Now, let me guide you through the video. This was based, again, on a large multitouch table top and you can just use simple finger gestures, you can pinch and pan, like you know from your smartphone nowadays. And you can pan into the areas of interest, for example your own neighborhood or maybe the commuting area you are going to. So now, some small first spacial patterns emerge, for example this cluster of green areas here indicating – if it’s in the morning – indicating a dwelling area. And orange ones here meaning apparently the area where people are going to in the morning meaning this is the city center or some working environments, offices. And you can also pan through the time, pan through the day and just select areas in the time you’re interested in, but you have to keep that in mind. So a second view and we wanted to simplify those and separate them, now you see the whole day at a single glance and you still can compare now and start to see some tempo-spatial patterns. For example, you can see when in the evening, there are many orange dots in a cluster of stations, that probably is because there is an entertainment area, where people are going to for a drink in the evening. Now, we did a couple of user studies, I’m a researcher so we have to do these things and we try them, we tested these, with the experts and with the citizens of Singapore, with the public and also with non-locals, as some kind of control group, and what we learned here, from this user study is that all these different stakeholders that all participants from these different groups were able to gain some insights, were able to gain some knowledge. And of course, the depth of these insights differed. I mean, an expert, obviously could connect them to prior knowledge, prior expert knowledge, but even simple things become very important if it’s personal to your own life. And this notion, we also followed with the next project “Isoscope”. This is a project done by some of my excellent students from the University of Applied Sciences in Potsdam and there we tried to visualise the variance of mobility in the city. And this was based on a historical technique to visualize travel time or how far you can go in a specific travel time. So this is Melbourne, in the 1920s, and the dark purple area in the city centre that you see now, the area you are able to reach within 10 minutes, the dark green one is then, in 20 minutes and so forth.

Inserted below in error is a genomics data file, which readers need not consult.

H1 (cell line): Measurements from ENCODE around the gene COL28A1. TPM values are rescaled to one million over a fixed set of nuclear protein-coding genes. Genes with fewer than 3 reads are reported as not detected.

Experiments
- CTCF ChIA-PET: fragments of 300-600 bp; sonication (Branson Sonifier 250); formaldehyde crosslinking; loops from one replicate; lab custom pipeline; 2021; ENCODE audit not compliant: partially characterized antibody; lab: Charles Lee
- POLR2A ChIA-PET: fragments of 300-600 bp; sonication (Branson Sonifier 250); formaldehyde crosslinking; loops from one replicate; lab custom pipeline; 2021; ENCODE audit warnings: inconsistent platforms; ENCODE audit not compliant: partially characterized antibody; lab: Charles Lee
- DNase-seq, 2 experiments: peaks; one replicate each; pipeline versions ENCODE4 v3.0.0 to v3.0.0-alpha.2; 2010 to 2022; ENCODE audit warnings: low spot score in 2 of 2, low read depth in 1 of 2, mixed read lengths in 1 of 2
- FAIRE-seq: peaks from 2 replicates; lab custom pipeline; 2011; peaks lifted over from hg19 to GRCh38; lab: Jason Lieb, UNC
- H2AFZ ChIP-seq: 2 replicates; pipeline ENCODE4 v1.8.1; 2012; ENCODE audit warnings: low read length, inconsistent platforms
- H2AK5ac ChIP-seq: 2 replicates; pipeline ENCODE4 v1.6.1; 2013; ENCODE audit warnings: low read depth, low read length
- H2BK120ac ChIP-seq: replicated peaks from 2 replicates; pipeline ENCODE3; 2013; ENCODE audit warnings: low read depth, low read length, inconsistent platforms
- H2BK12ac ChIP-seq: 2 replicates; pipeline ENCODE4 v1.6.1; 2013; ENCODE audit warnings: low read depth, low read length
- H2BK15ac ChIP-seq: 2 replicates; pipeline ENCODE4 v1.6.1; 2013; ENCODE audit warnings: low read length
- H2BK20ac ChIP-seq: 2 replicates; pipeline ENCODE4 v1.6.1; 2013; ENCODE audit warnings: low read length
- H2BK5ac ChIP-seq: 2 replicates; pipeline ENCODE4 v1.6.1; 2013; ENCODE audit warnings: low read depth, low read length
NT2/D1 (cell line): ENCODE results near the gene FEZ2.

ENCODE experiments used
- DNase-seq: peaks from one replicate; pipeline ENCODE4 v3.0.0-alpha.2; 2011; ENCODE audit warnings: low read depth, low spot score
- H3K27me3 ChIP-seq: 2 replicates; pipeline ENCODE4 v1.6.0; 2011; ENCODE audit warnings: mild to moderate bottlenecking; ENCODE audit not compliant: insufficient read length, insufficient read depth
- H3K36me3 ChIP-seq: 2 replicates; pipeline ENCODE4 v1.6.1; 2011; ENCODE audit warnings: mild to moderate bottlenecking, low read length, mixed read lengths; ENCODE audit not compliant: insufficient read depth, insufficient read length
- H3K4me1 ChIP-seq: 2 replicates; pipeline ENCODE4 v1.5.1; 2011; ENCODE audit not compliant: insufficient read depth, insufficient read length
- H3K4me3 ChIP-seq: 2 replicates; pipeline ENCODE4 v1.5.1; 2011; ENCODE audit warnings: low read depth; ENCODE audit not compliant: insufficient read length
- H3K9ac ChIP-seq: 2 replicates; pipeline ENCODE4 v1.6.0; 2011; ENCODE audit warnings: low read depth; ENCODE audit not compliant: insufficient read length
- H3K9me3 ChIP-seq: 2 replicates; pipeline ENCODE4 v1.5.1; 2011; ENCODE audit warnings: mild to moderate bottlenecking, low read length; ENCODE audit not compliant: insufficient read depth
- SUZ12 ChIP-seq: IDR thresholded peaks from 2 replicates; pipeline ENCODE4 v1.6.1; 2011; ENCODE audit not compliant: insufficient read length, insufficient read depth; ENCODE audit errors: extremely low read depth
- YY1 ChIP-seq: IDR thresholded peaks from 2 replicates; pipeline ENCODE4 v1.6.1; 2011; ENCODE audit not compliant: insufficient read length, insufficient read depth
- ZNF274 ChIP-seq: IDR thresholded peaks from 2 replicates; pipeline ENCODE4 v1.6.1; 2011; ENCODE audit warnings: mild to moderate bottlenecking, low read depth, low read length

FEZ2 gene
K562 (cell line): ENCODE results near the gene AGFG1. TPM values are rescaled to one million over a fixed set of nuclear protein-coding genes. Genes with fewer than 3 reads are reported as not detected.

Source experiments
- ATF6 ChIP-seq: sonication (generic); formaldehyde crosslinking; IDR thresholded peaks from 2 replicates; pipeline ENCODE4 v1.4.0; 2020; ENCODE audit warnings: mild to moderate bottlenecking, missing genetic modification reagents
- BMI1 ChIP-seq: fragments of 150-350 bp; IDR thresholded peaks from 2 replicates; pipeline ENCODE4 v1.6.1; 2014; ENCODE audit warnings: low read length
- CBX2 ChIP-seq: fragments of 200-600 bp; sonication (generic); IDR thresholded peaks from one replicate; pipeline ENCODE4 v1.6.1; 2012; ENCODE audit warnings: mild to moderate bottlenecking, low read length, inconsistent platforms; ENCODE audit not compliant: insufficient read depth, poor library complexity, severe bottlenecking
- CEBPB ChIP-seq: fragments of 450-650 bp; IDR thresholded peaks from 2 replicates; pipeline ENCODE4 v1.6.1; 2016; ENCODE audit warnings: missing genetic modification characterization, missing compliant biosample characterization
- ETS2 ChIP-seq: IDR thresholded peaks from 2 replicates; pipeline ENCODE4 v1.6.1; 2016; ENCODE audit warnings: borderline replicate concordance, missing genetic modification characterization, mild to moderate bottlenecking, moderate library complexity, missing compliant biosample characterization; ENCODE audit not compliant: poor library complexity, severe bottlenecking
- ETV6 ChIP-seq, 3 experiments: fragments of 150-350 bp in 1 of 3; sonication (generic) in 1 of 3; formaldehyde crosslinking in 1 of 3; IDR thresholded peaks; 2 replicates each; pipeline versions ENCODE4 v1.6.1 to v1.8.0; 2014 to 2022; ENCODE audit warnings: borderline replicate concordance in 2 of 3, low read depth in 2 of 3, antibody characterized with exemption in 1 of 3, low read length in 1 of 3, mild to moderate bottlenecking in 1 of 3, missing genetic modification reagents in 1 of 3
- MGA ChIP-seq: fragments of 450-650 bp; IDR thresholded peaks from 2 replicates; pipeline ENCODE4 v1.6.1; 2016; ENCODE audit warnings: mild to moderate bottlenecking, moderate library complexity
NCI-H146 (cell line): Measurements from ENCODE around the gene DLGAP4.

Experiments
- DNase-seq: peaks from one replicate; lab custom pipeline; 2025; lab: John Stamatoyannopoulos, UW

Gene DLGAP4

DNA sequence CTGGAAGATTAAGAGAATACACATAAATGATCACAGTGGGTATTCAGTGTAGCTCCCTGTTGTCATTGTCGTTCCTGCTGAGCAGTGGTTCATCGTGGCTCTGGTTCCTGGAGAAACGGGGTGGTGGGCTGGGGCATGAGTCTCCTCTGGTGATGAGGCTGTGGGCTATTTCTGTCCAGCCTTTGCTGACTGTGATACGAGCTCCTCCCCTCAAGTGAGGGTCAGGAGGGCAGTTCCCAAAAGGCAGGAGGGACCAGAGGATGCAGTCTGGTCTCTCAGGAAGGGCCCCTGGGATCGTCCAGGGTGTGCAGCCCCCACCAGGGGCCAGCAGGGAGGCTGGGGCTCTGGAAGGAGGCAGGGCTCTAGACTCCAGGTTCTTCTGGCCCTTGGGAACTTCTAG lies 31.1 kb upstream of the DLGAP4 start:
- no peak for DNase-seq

But, this only shows a single speed or so meaning, the speed must be constant all over the day which is for trains typically true. Now, this is of course not true for road traffic, cars, as I said, as I was sitting yesterday in the cab. So of course you are able to go further in the morning hours but not that far in the rush hour when there’s lots and lots of congestion. So, we now use this technique of isochrone maps, but instead of showing different travel times, we show the same travel time now over the day. And you see this now, this is an online tool you can also visit that and explore your own city. If we are panning over the timeline, over the day, you see how it shrinks in the day and how enlarges and expands at night. You can also select different travel times, you can also compare, for example, the working days, the week days and the weekend and so on. So this is based on sensor data from Nokia HERE, so we see here agglomeration of data from cars and from sensors in the road and so on. But the nice thing is that we published this on the web and then it was kind of nicely received in the media so we got tens of thousands of users in the first days and they of course gave us feedback. So, what we learned is that people like to also compare cities, they start to see some of the very transient structure or very temporary patterns which emerge. And this is still kind of based on a classic map.
But in the next project, we wanted to investigate how, first of all, how maps always represent the physical world. That is what we know. But there are ways of showing, or of distorting this space, depending on the purpose of a map and this very famous tube map here from Harry Beck, in the 1930s. He tried to solve the problem that the London tube or London underground system got larger and larger and became more complex, also visually in the geographical maps. So he straightened the lines, he equalized the distances between stops, in order to ease the task of getting from station A to station B. And the question now is: Do we understand that the areas here are shown differently, do we realise there’s some kind of fish-eye lens over the city centre and does that maybe even affect how we perceive our city?
So to investigate these kind of questions, we created this visualisation here for Shanghai metro and there you see the metro network plan, as it looks like in the tube stations, in the underground stations in Shanghai and this was exhibited there so it was for the local citizens. And we created a couple of different visualisations scenes, also an infographic poster showing some details. But this data here is based on the time plans so on the actual time schedule, meaning this is how it would look like in the perfect world, or how I imagine the perfect world in the mind of a transport planner.